After designing a sales comp plan, the big question is how it will work in different situations.  Will the cost of sales skyrocket and break the bank in a good year?  Likewise, will a bad year starve the sales force and trigger massive turnover?

Our sales compensation consultants typically answer these questions by conducting stress tests on the pay curves for extreme situations – asking what the sales expense would be if, say, 90% of reps blew their quotas.   These tests help reassure our clients that their new comp plans are sound, but the test results cannot form the basis of a sales cost forecast, because the scenarios are hypothetical, and often overly simplistic.

For more advanced analysis, those same questions can be readily addressed using Monte Carlo simulation techniques. There are three simple steps.

  1. By looking at the historical sales data, we build statistical models to fit the performance distribution of sales regions or even individual sales reps.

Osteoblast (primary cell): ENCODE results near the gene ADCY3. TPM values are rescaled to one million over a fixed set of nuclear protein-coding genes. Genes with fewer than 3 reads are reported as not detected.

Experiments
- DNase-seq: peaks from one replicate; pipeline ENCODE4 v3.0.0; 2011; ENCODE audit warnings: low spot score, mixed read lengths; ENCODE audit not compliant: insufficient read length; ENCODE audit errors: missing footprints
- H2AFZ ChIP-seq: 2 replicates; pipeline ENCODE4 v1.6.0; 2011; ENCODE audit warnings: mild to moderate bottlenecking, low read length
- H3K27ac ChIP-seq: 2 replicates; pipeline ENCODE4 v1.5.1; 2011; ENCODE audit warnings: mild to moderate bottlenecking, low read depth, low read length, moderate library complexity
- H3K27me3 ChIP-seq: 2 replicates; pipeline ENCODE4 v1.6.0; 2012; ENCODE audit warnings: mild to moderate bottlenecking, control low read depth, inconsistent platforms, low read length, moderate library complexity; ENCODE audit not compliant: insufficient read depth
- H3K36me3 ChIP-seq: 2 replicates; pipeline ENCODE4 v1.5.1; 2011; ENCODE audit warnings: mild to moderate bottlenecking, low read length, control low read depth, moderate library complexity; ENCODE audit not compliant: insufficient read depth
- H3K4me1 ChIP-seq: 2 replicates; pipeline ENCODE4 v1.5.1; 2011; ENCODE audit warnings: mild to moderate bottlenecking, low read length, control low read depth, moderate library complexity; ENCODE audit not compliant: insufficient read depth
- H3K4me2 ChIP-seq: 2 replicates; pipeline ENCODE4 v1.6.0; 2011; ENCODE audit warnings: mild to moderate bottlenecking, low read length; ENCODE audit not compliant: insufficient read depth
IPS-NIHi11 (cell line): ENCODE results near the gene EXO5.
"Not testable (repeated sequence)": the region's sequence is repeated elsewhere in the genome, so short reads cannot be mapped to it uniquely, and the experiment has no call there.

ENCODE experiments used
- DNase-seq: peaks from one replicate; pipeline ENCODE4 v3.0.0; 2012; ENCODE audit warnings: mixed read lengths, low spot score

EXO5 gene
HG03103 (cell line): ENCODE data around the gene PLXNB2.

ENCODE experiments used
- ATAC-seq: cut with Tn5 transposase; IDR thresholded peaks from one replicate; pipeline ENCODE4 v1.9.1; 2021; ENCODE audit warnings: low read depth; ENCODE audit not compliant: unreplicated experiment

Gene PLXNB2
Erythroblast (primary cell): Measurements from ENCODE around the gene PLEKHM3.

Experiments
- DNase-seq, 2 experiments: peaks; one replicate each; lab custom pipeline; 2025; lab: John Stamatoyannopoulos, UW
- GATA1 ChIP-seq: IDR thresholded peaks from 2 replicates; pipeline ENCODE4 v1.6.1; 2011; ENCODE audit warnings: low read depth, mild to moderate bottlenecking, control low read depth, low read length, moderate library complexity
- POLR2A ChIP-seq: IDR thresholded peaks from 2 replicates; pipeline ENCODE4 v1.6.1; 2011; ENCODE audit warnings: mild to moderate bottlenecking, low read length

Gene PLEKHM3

2. Using the modeled parameters, we simulate tens of thousands of sales outcome scenarios that traditionally would take decades or longer to produce in the real world.
  3. From there, we visualize the possible sales scenarios by plotting simulated results on a scatter chart.

The data points might tell a story like, “If you have a good year, there’s an 80% chance you’ll see 55% of reps exceed their quotas, resulting in a revenue increase of 10% and a sales cost increase of 15%.”

Powerful stuff. The stuff that strategic sales forecasting and sales compensation decisions can be based on.

What’s more, this type of analysis doesn’t require expensive software or hardware investments.  Excel has built in a flexible random number generator that facilitates the design of these simulations, and modern laptops are now powerful enough to carry them out.

Setting appropriate parameters for testing pay curves and conducting meaningful simulations will give you the ability to make your sales compensation plan decisions with confidence.  Contact Alexander Group’s Sales Benchmarking practice to learn more about using these advanced analysis techniques.


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